Clearly Butler was aware of the issues later raised by Pierpont.  In fact, he addressed such in a letter to Elizabeth Upshur, a resident of Northampton County, on January 10, responding to her inquiry about rumors concerning a USCT garrison:

 If I could believe for a moment any of the consequences would follow which you detail it certainly should not be done. Experience, however, has shown that colored troops properly officered are less aggressive than white ones in the places where they are quartered, from the fact that they have been accustomed from their childhood to give up their will to the will of those who are over them.

Butler spent a paragraph assuaging her fears and dismissing reports of poor conduct by the regiments in North Carolina.  He concluded the letter, “Therefore calm your fears.  I will hold myself responsible that no outrage shall be committed against any peaceful citizens.

Again, looking at this as a military extension of the Emancipation Proclamation, consider the twist.  In a county that was except from militarily enforced abolition, emancipated slaves, which were formed into a regiment authorized by the Proclamation, were ordered to perform garrison details.  There was still significant reluctance, despite the performance of USCT regiments in the summer of 1863, to place those regiments on the front lines in the major field armies.  And as noted above, there was reluctance to have the USCT perform garrison duties in some areas to relieve white soldiers.  At some point, due to weight of numbers if nothing else, the USCT would have to be used for something.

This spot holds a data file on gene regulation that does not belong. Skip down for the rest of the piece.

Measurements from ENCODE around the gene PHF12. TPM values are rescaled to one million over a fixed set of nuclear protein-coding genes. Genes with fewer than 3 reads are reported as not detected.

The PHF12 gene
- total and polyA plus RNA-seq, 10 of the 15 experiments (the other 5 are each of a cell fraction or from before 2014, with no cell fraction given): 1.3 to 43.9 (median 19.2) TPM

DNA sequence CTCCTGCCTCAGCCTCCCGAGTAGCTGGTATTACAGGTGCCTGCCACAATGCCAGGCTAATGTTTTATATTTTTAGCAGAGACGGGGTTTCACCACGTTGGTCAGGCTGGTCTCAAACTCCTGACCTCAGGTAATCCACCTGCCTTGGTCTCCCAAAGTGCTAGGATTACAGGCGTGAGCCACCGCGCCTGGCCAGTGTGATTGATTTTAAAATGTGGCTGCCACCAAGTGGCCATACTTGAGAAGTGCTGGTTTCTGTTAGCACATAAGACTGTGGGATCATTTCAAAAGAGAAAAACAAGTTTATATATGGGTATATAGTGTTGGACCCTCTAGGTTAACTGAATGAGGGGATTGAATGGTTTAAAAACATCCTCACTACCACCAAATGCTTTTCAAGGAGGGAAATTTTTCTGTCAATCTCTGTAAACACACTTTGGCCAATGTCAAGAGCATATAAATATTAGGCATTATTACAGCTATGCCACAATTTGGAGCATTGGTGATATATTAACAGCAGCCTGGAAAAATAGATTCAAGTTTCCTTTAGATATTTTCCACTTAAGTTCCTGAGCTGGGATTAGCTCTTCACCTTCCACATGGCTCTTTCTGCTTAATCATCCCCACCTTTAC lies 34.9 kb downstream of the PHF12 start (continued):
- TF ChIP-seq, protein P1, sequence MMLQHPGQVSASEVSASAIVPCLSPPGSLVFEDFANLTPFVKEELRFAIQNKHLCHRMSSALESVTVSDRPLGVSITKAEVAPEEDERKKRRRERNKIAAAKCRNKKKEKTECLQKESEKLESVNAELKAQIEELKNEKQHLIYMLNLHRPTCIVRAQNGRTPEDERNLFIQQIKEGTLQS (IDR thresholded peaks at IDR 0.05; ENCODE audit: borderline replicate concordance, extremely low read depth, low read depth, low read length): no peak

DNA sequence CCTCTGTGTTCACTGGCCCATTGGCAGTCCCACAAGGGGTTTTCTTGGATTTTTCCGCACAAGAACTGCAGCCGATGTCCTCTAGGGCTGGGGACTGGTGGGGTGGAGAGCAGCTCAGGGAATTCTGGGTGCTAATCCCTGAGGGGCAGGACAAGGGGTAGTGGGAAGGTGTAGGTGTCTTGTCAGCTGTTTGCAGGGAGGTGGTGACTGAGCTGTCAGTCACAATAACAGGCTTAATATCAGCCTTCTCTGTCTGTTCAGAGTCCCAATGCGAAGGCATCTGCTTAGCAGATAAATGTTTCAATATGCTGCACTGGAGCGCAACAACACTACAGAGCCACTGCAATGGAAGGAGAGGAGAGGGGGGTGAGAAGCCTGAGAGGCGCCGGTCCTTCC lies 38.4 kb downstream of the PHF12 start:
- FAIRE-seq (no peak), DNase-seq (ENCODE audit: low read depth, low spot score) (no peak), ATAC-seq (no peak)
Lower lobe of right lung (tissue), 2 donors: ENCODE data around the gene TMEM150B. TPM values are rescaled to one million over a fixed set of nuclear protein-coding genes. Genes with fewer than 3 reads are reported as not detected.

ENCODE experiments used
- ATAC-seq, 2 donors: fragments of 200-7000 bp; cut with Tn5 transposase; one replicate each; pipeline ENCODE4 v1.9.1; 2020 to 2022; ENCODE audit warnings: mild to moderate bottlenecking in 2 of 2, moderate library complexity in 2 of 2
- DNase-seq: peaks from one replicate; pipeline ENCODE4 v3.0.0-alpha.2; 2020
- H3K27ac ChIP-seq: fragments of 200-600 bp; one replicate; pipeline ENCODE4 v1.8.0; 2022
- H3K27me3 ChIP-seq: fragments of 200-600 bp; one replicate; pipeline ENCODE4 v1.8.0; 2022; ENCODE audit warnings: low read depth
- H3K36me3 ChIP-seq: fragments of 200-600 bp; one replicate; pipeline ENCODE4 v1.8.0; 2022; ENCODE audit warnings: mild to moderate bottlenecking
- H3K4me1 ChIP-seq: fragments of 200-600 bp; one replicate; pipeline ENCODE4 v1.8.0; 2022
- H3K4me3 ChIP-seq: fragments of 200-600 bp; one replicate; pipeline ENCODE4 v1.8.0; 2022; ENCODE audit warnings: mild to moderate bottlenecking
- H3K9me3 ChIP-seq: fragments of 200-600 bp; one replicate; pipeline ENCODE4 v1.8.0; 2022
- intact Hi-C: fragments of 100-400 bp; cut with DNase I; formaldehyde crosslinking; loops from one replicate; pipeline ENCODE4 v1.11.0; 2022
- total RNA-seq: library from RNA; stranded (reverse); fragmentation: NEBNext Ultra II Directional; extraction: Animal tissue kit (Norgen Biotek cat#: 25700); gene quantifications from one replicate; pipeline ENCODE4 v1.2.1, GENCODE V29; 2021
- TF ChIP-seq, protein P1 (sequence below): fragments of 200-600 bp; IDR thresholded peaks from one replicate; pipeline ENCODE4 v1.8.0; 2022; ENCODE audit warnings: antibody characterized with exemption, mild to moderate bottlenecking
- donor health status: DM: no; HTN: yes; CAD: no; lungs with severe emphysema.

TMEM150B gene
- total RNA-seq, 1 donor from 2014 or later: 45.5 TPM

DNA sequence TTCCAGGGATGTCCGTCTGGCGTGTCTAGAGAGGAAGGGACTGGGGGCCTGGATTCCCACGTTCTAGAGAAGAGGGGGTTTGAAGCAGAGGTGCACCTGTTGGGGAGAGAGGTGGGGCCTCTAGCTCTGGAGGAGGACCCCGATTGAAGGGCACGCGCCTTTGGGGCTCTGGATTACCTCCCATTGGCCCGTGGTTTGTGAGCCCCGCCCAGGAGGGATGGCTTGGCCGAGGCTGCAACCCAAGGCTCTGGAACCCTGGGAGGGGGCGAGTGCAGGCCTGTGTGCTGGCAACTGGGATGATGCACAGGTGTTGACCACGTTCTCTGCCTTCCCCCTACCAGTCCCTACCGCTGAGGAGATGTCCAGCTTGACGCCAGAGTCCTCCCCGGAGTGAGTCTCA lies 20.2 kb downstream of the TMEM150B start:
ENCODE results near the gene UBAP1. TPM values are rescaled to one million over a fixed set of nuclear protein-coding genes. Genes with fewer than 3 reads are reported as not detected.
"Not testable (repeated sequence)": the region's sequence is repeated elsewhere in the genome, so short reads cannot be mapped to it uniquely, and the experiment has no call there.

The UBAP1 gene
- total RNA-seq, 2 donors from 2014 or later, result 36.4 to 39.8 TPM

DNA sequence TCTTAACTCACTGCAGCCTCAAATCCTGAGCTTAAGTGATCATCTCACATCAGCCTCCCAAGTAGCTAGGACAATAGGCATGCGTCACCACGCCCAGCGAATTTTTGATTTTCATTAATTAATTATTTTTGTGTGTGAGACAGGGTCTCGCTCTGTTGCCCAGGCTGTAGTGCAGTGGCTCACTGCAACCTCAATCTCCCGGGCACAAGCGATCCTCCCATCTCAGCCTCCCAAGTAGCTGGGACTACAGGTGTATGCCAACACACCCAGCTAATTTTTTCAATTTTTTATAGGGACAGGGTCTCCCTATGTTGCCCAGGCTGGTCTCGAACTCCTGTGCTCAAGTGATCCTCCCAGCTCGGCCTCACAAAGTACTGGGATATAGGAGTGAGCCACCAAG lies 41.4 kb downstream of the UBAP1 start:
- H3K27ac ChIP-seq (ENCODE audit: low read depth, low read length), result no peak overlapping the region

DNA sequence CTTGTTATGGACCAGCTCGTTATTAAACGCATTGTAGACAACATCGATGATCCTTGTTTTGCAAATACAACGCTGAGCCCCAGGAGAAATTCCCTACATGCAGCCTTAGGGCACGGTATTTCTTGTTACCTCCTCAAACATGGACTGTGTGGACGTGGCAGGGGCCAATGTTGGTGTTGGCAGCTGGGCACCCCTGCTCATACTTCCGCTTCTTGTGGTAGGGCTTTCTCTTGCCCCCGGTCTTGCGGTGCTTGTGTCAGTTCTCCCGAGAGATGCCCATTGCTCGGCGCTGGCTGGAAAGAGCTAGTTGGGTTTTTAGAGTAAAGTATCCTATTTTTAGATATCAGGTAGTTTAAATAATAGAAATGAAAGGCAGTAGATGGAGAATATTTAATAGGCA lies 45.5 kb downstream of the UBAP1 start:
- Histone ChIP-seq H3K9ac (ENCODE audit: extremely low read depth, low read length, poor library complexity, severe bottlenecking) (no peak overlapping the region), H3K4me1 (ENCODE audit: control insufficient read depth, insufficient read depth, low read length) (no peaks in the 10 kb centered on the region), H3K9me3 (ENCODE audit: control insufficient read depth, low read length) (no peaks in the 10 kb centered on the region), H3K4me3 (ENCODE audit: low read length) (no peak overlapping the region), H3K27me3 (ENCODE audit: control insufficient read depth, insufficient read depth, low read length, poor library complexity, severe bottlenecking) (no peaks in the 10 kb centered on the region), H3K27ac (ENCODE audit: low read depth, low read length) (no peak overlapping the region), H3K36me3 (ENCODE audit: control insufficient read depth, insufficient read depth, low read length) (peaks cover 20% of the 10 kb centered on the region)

Considering Butler’s remark about the “properly officered” USCTs, I am reminded of similar conclusions from Morris Island in September.  That’s where the “military thread” leads in this case.

(Citations from OR, Series I, Volume 33, Serial 60, pages 371, 375, 432-3.)

150 Years Ago: The turning of the leaves and changes of command

After the Confederate campaigns into Maryland and Kentucky petered out in the fall of 1862, there were several changes in the lineup of Federal field commanders. I suspect most readers are familiar with the relief of George McClellan, replaced by Ambrose Burnside, which occurred this week 150 years ago. At the end of last month, I wrote about William Rosecrans moving to command the “new” Department of the Cumberland which was really the “old” Army of the Ohio.

But there was another change of command queued up for the fall of 1862, and it also occurred, on paper at least, during the early days of November:

Washington, November 8, 1862.
By direction of the President of the United States Maj. Gen. N. P. Banks is assigned to the command of the Department of the Gulf, including the State of Texas.

By order of the Secretary of War: